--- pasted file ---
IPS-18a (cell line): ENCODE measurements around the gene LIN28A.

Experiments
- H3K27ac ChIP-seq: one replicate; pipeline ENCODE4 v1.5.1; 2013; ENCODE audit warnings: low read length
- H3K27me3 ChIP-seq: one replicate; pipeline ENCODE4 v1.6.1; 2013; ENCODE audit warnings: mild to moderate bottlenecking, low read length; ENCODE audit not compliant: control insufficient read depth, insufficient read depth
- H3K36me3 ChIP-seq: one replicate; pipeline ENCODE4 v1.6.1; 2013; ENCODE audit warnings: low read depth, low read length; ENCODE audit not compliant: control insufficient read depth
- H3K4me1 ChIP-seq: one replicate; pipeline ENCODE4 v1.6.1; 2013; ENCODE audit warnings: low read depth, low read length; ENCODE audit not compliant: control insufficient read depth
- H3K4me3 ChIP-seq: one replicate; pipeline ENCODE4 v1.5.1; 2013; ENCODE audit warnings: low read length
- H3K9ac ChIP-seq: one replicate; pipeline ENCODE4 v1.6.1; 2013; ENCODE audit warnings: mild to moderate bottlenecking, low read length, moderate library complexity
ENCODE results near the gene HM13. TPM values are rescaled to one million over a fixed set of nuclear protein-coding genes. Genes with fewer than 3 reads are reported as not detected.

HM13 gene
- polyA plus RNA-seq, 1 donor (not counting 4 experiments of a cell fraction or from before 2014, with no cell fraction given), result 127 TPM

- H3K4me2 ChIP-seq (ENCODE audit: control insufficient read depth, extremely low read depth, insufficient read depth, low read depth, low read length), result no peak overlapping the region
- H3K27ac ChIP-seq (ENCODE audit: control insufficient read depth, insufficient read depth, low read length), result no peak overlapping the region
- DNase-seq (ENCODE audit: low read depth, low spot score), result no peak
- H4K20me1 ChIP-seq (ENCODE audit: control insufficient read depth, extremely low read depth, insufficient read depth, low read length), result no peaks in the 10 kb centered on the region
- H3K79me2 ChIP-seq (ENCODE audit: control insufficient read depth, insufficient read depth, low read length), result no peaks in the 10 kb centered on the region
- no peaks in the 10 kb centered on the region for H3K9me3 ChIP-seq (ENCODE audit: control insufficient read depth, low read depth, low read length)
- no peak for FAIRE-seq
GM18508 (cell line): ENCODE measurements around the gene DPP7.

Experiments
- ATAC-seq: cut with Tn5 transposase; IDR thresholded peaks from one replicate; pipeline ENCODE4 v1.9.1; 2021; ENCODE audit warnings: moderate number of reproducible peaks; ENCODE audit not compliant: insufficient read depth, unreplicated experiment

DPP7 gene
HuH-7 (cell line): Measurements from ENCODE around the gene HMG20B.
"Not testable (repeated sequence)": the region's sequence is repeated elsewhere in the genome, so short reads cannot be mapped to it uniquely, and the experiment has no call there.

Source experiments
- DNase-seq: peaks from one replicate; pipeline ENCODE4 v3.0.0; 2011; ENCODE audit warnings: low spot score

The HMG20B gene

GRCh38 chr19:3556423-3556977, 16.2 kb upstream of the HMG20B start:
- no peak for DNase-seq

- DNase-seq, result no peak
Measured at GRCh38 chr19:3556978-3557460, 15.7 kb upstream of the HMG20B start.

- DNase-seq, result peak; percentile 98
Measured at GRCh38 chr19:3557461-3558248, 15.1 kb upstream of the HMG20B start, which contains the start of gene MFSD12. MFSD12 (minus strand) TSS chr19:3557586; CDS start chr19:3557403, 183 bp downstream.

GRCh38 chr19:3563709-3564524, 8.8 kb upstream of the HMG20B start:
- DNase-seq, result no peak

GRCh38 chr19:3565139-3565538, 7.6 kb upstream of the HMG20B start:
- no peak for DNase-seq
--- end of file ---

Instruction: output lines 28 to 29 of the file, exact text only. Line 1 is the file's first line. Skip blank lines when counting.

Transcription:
GRCh38 chr19:3556423-3556977, 16.2 kb upstream of the HMG20B start:
- no peak for DNase-seq